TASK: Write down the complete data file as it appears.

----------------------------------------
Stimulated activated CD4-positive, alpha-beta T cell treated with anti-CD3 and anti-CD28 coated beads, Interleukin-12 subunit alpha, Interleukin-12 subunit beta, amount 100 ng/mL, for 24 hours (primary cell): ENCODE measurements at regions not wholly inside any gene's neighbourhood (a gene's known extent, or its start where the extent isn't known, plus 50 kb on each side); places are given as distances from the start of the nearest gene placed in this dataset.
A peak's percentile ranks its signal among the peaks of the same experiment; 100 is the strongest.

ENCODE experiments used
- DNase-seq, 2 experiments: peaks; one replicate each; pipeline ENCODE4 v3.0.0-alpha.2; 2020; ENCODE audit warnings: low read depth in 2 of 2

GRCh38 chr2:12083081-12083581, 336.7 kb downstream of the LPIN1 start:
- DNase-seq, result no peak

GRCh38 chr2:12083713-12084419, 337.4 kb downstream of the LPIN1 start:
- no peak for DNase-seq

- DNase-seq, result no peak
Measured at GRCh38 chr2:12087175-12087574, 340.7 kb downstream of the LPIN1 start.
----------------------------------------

Stimulated activated CD4-positive, alpha-beta T cell treated with anti-CD3 and anti-CD28 coated beads, Interleukin-12 subunit alpha, Interleukin-12 subunit beta, amount 100 ng/mL, for 24 hours (primary cell): ENCODE measurements at regions not wholly inside any gene's neighbourhood (a gene's known extent, or its start where the extent isn't known, plus 50 kb on each side); places are given as distances from the start of the nearest gene placed in this dataset.
A peak's percentile ranks its signal among the peaks of the same experiment; 100 is the strongest.

ENCODE experiments used
- DNase-seq, 2 experiments: peaks; one replicate each; pipeline ENCODE4 v3.0.0-alpha.2; 2020; ENCODE audit warnings: low read depth in 2 of 2

GRCh38 chr2:12083081-12083581, 336.7 kb downstream of the LPIN1 start:
- DNase-seq, result no peak

GRCh38 chr2:12083713-12084419, 337.4 kb downstream of the LPIN1 start:
- no peak for DNase-seq

- DNase-seq, result no peak
Measured at GRCh38 chr2:12087175-12087574, 340.7 kb downstream of the LPIN1 start.